Commodity prices to shape mining risks in 2017

27 January 2017

A rally in commodity prices in the second half of 2016 was a welcome break for the mining sector. However an upturn in the fortunes for mining companies carries with it implications for risk profiles and insurance cover.

Commodity rally

After a run of low commodity prices, the mining sector saw what it hopes are the first green shoots of recovery in 2016. Prices increased across a broad range of commodities, boosted by demand from China and in response to political upheavals.

Coal was one of the best performing commodities – the price of metallurgical coal, a key ingredient in steel making, peaked at over USD 300 per tonne from just USD 80 per tonne at the start of the year. The price of iron ore rose to almost USD 80 per tonne in November, a 100% increase on the start of the year.

Increased activity

The surprise rally in commodity prices at the end of 2016 has reignited exploration activity and is expected to lead to an overall increase in production.

With higher prices, coal mines in Australia, Canada and Mozambique, - mothballed when prices were below USD 100 in 2015 – have been bought back into production. Two of the world’s largest mining groups (BHP Billiton & Rio Tinto) have said that they expect to see increases in both metallurgical coal and iron ore production volumes in 2017.

Increased business interruption values

As the mining sector changes gear to take advantage of higher prices, companies need to keep an eye on their business interruption (BI) exposures.

The combination of higher commodity prices and the benefits of cost discipline in recent years are causing BI values to rise for the first time in several years. Mining clients should therefore work with their broker to ensure that insured business interruption values accurately reflect today’s commodity prices, while allowing for potential future volatility.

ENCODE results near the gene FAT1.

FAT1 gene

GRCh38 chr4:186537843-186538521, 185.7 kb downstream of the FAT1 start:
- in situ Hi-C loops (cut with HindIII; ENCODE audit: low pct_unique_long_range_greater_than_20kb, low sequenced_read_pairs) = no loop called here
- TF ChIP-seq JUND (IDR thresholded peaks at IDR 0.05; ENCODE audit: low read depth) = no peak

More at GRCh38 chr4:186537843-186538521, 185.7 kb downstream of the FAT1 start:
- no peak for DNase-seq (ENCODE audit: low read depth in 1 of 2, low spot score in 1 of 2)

Reducing limits in the current soft insurance market could therefore prove short-sighted. Premium savings will be marginal at today’s prices, while such a move could prove costly in the long term as it will most probably be more expensive to reinstate higher policy limits once commodity prices have risen or if the insurance market takes a hardening turn.

Political uncertainty

Between Brexit, Trump and a more assertive Russia and China, it is prudent to expect a period of continuing political and economic uncertainty.

Despite cautious optimism over prices, political and economic uncertainty could result in further volatility for commodities. In 2017 the price of metallurgical coal has already fallen back to around USD 220 per tonne with talk of increased supply, but is still over 178% above the January 2016 price.

Other commodities experienced price volatility in 2016 as they reacted to changes in the political landscape.

The price of gold, traditionally a safe-haven commodity, spiked on news of the UK’s vote to exit the EU, but fell on anticipation of a Trump-related boost to the US economy, before rising again in January. Copper prices also rose following Donald Trump’s election victory in November, reflecting the new president’s pledge to invest in infrastructure.

Natural Catastrophe

It is worth keeping in mind the potential impact from natural catastrophes, especially when prices are rising. Both commodity prices and production volumes are affected by large natural disasters and the memory of the 2011 floods in Australia causing metallurgical coal prices to hit USD 335 per tonne is not a distant one. In recent years insured natural catastrophe losses have been relatively small but the risk of disruption from storms and earthquakes to mine operations, ports and supply chains remains.  

Changing risks

Higher commodity prices will therefore have a material influence on the risk profile of mining operations and accentuates the implications of unforeseen downtime and outages. The financial impact of disruption increases with higher values, while operating equipment, process plants and, supply chains become stretched as pressure to raise production intensifies. Should the rally in commodity prices persist we can also expect to see increases in the lead-in times for spare parts – from haul truck tyres to mill drives – increase and competition for skilled workers is also likely to intensify.

For mine operators used to several years of subdued activity these will seem like problems to have; but to miss the rally due to poor risk management would be a cardinal sin in the eyes of investors. Mine operators should therefore review loss prevention and business continuity plans if they are to make the best of higher prices, while they last.

For further information, please contact Harry Floyd, Partner on +44 207 466 1305 or email


contact Harry Floyd
Partner, JLT Mining